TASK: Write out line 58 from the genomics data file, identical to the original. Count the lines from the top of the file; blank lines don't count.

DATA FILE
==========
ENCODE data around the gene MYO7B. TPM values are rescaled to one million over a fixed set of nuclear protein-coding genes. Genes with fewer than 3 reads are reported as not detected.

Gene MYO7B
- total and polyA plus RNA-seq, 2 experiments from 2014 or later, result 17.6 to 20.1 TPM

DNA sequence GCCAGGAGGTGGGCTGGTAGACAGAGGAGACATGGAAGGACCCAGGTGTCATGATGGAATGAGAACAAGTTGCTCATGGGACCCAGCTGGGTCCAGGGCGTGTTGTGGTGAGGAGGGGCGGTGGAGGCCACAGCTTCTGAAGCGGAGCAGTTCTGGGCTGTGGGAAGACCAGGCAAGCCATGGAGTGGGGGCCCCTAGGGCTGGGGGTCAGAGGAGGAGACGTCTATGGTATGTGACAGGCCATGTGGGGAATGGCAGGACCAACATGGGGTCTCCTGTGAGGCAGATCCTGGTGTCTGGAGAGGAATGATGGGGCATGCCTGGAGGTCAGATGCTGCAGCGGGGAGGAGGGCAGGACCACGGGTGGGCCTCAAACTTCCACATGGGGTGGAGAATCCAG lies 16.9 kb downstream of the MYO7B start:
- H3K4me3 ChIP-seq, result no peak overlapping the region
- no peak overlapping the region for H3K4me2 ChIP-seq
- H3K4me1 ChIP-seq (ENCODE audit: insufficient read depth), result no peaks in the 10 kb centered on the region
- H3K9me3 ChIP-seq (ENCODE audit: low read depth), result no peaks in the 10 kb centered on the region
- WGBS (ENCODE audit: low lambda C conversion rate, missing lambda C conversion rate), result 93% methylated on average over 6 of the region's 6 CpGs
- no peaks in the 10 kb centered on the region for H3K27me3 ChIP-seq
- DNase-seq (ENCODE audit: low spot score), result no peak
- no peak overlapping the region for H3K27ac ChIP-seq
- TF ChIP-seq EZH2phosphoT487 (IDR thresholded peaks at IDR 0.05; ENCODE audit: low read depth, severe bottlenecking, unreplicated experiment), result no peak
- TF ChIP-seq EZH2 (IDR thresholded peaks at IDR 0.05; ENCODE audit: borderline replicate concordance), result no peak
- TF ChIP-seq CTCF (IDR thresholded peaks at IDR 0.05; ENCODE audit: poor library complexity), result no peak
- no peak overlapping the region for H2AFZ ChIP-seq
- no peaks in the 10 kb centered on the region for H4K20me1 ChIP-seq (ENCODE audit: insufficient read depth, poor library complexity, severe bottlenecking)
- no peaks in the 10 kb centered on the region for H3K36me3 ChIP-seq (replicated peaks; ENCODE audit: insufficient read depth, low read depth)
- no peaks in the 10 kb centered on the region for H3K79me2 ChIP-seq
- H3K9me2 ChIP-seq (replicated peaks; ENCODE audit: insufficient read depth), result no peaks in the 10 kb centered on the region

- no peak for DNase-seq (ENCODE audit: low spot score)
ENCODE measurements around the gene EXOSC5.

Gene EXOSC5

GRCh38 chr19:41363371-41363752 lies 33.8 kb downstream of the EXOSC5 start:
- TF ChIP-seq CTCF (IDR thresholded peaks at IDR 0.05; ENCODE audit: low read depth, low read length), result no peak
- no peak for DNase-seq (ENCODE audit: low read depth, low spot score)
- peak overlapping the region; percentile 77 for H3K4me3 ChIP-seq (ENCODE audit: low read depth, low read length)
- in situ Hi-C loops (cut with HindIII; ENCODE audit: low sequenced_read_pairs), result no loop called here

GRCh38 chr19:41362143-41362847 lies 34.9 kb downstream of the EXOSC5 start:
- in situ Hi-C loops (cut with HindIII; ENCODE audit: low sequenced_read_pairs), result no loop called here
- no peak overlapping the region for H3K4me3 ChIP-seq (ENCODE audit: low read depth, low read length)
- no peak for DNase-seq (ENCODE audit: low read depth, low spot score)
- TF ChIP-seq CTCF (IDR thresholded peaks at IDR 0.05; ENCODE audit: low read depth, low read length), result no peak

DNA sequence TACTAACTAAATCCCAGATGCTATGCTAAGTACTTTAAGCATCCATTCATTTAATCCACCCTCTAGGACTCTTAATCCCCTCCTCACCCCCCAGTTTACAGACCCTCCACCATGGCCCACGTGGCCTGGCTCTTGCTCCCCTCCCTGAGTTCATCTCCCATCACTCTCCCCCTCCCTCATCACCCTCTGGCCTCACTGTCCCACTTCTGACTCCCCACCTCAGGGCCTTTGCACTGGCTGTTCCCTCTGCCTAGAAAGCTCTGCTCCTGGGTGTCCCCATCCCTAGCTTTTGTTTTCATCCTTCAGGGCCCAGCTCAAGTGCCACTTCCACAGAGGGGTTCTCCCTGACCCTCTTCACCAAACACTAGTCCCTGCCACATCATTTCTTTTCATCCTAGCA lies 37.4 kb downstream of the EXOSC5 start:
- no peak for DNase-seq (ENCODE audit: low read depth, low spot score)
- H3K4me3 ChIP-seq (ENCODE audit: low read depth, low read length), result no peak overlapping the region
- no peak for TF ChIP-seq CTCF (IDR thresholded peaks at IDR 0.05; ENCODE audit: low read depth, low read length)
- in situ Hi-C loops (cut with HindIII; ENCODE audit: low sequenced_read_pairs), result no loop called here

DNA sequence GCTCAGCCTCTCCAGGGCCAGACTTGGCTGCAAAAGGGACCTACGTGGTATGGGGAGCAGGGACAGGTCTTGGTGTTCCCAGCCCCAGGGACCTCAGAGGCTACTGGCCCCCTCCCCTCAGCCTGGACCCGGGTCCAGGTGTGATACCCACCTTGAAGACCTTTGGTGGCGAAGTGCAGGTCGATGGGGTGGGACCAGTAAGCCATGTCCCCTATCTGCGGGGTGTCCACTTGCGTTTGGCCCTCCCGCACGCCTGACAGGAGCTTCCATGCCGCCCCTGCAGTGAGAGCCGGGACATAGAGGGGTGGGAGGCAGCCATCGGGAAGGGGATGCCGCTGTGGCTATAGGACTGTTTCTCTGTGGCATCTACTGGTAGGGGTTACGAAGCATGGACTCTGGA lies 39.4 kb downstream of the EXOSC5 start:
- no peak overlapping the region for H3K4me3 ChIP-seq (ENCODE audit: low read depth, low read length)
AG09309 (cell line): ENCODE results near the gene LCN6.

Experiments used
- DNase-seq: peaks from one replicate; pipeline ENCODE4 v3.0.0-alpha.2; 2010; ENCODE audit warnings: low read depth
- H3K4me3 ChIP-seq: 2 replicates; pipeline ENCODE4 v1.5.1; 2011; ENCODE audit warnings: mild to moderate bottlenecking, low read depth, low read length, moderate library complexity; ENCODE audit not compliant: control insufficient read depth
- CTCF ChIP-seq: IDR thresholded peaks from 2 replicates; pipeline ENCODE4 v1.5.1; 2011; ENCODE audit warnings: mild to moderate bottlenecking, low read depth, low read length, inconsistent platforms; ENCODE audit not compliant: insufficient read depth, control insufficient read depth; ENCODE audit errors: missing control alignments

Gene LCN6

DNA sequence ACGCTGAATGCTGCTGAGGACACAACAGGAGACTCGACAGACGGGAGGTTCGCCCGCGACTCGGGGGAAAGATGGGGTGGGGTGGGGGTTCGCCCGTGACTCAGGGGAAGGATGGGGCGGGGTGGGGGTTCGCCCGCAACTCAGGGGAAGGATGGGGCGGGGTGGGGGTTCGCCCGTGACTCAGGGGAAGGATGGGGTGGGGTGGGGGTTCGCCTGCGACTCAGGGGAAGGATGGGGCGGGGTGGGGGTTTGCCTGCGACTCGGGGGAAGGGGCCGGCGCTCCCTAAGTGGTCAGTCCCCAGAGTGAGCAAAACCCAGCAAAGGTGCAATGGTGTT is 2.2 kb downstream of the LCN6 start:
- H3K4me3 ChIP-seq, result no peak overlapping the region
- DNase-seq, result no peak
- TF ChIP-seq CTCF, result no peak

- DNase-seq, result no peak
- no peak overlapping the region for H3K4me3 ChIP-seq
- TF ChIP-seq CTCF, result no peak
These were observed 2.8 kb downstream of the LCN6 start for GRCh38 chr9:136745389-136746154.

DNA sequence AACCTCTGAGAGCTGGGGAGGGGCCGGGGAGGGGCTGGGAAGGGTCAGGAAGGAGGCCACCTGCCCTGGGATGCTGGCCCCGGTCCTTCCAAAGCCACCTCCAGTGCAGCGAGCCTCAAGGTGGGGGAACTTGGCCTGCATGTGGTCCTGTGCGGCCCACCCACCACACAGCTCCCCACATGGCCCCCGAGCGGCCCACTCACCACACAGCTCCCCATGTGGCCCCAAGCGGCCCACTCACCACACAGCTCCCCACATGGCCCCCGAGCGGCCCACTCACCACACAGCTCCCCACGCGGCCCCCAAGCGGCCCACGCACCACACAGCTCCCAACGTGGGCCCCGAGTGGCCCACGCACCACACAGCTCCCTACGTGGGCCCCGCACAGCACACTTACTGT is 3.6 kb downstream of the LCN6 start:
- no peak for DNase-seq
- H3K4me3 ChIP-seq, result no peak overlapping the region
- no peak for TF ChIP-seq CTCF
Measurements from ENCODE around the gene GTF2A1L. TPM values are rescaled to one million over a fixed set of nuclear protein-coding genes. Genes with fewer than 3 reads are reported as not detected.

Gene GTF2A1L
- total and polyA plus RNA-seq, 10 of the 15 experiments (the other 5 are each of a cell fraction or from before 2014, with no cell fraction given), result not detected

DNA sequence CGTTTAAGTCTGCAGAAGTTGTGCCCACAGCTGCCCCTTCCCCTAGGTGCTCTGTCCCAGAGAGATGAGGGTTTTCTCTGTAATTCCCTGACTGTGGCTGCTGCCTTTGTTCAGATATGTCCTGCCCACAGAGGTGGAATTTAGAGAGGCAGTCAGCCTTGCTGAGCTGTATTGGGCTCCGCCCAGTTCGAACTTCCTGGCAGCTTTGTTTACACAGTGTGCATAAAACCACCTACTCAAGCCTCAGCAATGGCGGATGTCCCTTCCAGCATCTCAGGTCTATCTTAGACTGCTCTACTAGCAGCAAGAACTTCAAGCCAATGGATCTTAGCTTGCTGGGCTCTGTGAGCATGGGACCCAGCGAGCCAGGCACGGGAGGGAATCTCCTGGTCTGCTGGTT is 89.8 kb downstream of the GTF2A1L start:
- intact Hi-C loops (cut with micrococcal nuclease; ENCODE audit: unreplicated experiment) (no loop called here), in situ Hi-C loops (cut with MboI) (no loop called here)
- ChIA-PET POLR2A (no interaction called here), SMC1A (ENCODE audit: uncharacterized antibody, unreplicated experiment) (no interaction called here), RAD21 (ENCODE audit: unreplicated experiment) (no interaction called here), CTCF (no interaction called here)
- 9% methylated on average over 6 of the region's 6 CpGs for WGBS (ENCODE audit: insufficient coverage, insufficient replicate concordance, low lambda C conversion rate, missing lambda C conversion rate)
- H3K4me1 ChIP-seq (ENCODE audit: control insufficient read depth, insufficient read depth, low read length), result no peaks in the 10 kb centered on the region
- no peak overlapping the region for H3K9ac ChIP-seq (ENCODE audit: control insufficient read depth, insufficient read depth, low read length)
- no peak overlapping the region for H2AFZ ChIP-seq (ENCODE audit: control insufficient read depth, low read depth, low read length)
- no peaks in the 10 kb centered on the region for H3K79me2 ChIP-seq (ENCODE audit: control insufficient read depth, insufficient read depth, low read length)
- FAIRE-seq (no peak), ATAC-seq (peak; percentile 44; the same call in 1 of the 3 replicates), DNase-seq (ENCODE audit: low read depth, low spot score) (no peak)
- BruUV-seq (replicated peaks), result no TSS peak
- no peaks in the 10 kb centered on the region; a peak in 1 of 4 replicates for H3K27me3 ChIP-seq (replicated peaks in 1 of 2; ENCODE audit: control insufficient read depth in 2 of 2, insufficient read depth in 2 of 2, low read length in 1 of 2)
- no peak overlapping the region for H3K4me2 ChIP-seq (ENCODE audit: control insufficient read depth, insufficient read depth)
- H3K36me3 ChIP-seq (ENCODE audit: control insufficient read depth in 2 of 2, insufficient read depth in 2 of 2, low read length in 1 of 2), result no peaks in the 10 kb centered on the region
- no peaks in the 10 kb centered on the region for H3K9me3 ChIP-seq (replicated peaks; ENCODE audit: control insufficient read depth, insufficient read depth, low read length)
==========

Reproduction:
- no peak for TF ChIP-seq CTCF